DC’s School of Continuing Education helps local business growth

Woman sitting with Durham College School of Continuing Education booklet.
Photo by Meagan Secord

Julie Woodward of the School of Continuing Education

The School of Continuing Education at Durham College provides employers and employees with the opportunity to upgrade their skills, while helping improve local companies.

Sharon Murphy, a registered practical nurse at Lakeridge Health Oshawa, is taking the Advanced Foot Care program through the School of Continuing Education.

The program is six days total and runs over a two-week span every Wednesday through Friday. The program, including supplies, costs just under $1,500.

Murphy says there is no one in her workplace who is registered to take care of elderly people and the problems they have with their feet, which is why she decided to take the program. She will learn about the problems elderly people face with their feet, such as ulcers. The program will also teach her about how to care for the feet and nails of diabetic patients.

She was excited when she found out the School for Continuing Education offered the program. She says this new skill will give her an edge in her nursing career.

Murphy said the program will give her the skills “so I can take care of my mom’s feet because she’s diabetic.”

Debbie Johnston, dean of the School of Continuing Education, says the school offers “a little bit of everything” in terms of programs and courses.

She says the diverse options for courses and programs makes it possible for potential students to find what they need to add to their skill set.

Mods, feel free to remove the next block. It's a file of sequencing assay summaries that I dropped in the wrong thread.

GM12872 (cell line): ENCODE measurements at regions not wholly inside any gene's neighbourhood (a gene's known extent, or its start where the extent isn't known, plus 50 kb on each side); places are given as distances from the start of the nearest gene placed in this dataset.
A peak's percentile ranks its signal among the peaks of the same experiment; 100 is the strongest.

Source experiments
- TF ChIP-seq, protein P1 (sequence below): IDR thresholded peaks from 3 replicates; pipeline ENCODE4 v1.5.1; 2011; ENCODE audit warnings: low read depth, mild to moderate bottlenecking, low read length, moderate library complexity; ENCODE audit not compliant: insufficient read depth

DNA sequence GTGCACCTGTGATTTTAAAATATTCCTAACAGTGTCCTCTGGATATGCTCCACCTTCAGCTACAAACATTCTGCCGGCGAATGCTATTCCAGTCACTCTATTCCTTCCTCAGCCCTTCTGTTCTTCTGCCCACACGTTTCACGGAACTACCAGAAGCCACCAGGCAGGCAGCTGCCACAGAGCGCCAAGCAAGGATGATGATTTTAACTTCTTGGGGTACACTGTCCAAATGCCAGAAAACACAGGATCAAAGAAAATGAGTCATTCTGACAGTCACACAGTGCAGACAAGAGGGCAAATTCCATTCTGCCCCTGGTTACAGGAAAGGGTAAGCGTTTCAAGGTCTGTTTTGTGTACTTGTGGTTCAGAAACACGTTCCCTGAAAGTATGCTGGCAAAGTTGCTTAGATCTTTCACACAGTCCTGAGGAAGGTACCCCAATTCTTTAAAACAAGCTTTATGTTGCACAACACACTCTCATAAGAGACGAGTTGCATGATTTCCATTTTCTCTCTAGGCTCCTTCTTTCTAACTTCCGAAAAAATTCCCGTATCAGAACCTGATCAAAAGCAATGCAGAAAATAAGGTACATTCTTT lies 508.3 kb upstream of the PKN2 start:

Johnston says Durham College is trying to help employees.

“Employees need to continually grow their skills, they always need to be improving and developing their abilities,” she says. “Those abilities are what helps the company move forward.”

Some companies send employees to Durham College to upgrade their skills to grow as a company. However, employees can choose to go back on their own like Murphy, who says she’s not sure whether she will be reimbursed.

The School of Continuing Education offers 80 programs and more than a thousand courses which give people with full-time jobs or those who don’t want to be in a regular classroom an opportunity to upgrade skills and take courses.

Johnston says the courses and programs offered still have set start and end dates but students don’t always have scheduled classroom times. The school has more than 10,000 registrations per year and is offered online or at night for convenience.

She says the focus for the school isn’t just on professional development but offering a secondary option for students.

Students need to focus on being “life-long learners,” she said. Education doesn’t stop after receiving a degree or a diploma and that’s where Continuing Education comes in.

For students such as Murphy and other employees and companies in the community, the School for Continuing Education is a different way to grow as learners without giving up a main income or staff.